Hard realism as world greets new-look Zim

London - Zimbabwe's former colonial ruler Britain, the US, Europe and the UN Wednesday hailed Morgan Tsvangirai's appointment as premier but said the ruined and divided nation faced a rocky road to recovery.

"Morgan Tsvangirais?appointment?offers the possibility of a change for
the better," said Foreign Secretary David Miliband while underscoring
that the veteran opposition leader should be given enough leeway to
usher in change.

"They?will need to?be given the?room to lead change,?not least
from?Zanu-PF and its leadership," he said, referring to veteran
President Robert Mugabe’s party.

"Britain and the international community will be looking for the whole
government to demonstrate, through its actions,?a clear commitment to
the reforms?that the Zimbabwean people?so deserve."

He said Tsvangirai – a persistent thorn in Mugabe’s flesh – and
his?team?"have a formidable challenge in bringing?legitimacy and?reform
to Zimbabwe’s government."

Tsvangirai’s swearing-in Wednesday caps nearly a year of turmoil that
began last March, when he won a first-round presidential vote that was
greeted with nationwide political violence, mostly against his

Hoping to end the unrest that left at least 180 dead, Tsvangirai pulled
out of the run-off and left Mugabe to claim a one-sided victory
denounced as a farce by the world community.

United Nations Secretary General Ban Ki-moon hailed Tsvangirai’s
swearing-in and urged the unity government to address critical problems

"The new government of national unity will need to immediately address
the economic and humanitarian crises in the country, including the
current cholera epidemic," Ban’s press office said in a statement.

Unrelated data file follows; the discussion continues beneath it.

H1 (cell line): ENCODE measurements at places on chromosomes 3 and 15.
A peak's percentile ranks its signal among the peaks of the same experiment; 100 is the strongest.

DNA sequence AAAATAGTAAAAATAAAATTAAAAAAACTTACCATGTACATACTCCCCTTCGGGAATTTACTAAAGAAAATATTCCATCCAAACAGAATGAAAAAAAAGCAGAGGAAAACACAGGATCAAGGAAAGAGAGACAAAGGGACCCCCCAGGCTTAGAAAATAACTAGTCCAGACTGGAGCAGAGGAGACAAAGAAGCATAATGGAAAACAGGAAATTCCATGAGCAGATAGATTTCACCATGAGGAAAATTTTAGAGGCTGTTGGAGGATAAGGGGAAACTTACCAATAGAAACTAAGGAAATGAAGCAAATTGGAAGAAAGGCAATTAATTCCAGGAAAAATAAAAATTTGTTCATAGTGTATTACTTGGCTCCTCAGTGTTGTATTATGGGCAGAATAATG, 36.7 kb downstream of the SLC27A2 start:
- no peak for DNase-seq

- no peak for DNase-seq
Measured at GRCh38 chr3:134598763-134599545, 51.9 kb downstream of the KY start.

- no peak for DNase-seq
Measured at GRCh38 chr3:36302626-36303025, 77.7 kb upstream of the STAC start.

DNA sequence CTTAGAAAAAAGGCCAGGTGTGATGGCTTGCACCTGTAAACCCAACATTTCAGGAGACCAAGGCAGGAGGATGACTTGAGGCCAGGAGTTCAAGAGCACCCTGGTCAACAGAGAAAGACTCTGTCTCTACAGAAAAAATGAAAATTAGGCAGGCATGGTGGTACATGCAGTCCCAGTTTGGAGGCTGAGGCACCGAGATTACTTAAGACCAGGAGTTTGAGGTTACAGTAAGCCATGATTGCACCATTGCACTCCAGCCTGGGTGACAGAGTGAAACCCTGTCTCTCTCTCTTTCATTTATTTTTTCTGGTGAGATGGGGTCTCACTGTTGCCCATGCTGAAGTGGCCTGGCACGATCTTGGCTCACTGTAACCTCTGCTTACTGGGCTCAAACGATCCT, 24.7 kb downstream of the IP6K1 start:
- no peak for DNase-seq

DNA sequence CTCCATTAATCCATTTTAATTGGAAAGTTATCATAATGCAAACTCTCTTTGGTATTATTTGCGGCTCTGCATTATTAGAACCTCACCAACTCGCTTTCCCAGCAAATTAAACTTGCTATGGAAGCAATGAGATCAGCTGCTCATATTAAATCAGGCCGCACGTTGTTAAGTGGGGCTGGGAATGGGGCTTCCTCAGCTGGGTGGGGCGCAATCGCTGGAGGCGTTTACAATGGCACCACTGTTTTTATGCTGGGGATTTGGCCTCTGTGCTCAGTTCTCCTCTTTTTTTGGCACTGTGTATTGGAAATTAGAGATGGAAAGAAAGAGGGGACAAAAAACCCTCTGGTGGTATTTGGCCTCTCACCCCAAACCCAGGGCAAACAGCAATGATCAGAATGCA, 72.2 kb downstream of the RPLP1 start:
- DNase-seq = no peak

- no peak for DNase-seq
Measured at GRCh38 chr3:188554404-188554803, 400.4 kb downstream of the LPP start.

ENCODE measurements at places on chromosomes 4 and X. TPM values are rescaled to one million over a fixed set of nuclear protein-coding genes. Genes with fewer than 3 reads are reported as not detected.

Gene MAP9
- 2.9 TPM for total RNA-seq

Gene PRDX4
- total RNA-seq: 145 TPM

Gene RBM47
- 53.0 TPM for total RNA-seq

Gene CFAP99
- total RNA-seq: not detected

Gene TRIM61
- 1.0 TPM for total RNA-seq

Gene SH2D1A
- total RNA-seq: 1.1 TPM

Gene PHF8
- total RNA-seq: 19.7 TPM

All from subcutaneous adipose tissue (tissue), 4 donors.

The European Union, which like the United States has slapped sanctions
on Mugabe and his inner circle, expressed hope the new set-up would be
able to end years of crises and restore democracy.

"This is an important step towards democratic rule in the country. The
EU hopes that the formation of the new government will lead to an
immediate end to political violence and intimidation… and the
stabilisation and recovery of Zimbabwe," it said in a statement.

Washington, like the other Western donors, said it was too early to be optimistic.

"We need to see evidence of good governance and particularly real, true
power-sharing on the part of Robert Mugabe before we are going to make
any kind of commitment… to provide further development assistance or
to easing sanctions," State Department acting spokesperson Robert Wood
told reporters.

South Africa brokered the unity deal, which was signed on September 15
but stalled amid protracted talks on how to distribute cabinet posts
and share control of the security forces.

Those concerns were finally addressed when the parties agreed to name
co-ministers to home affairs, which oversees the police, and to create
a new national body giving all parties control of the security forces.

Zimbabwe’s southern neighbour South Africa, which has seen an estimated
three million people cross the border into its territory during the
crisis, described the moment as an "important milestone" for national

"South Africa and indeed the entire (southern African) region stands
ready to support the people of Zimbabwe morally, politically and
economically as they embark on this difficult path of reconstruction
and development of their country," President Kgalema Motlanthe said.

Today’s Zimbabwe – steered by Mugabe since its 1980 independence from
Britain – bears virtually no relation its former self when it was
regarded as a model economy and its currency was on a par with the
British pound.

Now it has the world’s highest inflation rate, the currency is in
freefall and more than half its population needs emergency food aid.
Unemployment is at 94 percent and a cholera epidemic has hit nearly 70
000 people since August, killing about 3 400. – AFP

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